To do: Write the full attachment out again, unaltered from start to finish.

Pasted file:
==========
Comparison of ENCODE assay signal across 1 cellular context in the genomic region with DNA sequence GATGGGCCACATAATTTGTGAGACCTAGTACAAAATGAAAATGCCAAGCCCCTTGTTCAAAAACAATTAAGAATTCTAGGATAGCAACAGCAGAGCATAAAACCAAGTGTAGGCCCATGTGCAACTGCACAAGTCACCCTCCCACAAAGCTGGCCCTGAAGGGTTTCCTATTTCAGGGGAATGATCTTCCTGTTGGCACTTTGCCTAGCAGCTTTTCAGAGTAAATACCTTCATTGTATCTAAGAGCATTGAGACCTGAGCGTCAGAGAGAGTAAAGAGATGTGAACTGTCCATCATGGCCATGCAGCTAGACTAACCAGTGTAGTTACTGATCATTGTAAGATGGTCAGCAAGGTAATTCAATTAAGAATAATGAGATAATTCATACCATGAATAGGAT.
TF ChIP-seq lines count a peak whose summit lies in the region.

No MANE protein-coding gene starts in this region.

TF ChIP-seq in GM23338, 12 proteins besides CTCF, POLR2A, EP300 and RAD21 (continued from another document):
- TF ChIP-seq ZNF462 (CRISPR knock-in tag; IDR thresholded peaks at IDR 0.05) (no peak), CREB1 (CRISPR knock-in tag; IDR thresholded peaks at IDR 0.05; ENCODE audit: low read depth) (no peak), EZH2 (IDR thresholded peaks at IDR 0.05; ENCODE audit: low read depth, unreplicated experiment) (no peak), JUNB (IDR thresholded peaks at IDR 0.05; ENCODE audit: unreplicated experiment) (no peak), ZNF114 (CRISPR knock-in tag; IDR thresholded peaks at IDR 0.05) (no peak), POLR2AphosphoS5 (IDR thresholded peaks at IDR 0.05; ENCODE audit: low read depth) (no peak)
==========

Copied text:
Comparison of ENCODE assay signal across 1 cellular context in the genomic region with DNA sequence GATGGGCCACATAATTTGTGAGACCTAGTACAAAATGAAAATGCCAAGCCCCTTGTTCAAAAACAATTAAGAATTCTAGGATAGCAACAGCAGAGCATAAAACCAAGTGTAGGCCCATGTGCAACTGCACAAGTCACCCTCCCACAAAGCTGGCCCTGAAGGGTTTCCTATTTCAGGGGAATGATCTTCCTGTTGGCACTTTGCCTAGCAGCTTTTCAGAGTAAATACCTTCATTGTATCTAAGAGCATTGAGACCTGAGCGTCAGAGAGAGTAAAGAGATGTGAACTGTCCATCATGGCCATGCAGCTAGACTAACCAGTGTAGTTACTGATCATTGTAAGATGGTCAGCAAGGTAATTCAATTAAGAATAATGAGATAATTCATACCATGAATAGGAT.
TF ChIP-seq lines count a peak whose summit lies in the region.

No MANE protein-coding gene starts in this region.

TF ChIP-seq in GM23338, 12 proteins besides CTCF, POLR2A, EP300 and RAD21 (continued from another document):
- TF ChIP-seq ZNF462 (CRISPR knock-in tag; IDR thresholded peaks at IDR 0.05) (no peak), CREB1 (CRISPR knock-in tag; IDR thresholded peaks at IDR 0.05; ENCODE audit: low read depth) (no peak), EZH2 (IDR thresholded peaks at IDR 0.05; ENCODE audit: low read depth, unreplicated experiment) (no peak), JUNB (IDR thresholded peaks at IDR 0.05; ENCODE audit: unreplicated experiment) (no peak), ZNF114 (CRISPR knock-in tag; IDR thresholded peaks at IDR 0.05) (no peak), POLR2AphosphoS5 (IDR thresholded peaks at IDR 0.05; ENCODE audit: low read depth) (no peak)